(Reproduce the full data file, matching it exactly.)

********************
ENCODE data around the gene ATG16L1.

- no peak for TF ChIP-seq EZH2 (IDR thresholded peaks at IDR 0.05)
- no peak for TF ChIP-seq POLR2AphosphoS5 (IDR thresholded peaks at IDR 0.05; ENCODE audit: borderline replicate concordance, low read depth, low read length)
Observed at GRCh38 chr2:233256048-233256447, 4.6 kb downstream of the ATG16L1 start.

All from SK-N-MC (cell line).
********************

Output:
ENCODE data around the gene ATG16L1.

- no peak for TF ChIP-seq EZH2 (IDR thresholded peaks at IDR 0.05)
- no peak for TF ChIP-seq POLR2AphosphoS5 (IDR thresholded peaks at IDR 0.05; ENCODE audit: borderline replicate concordance, low read depth, low read length)
Observed at GRCh38 chr2:233256048-233256447, 4.6 kb downstream of the ATG16L1 start.

All from SK-N-MC (cell line).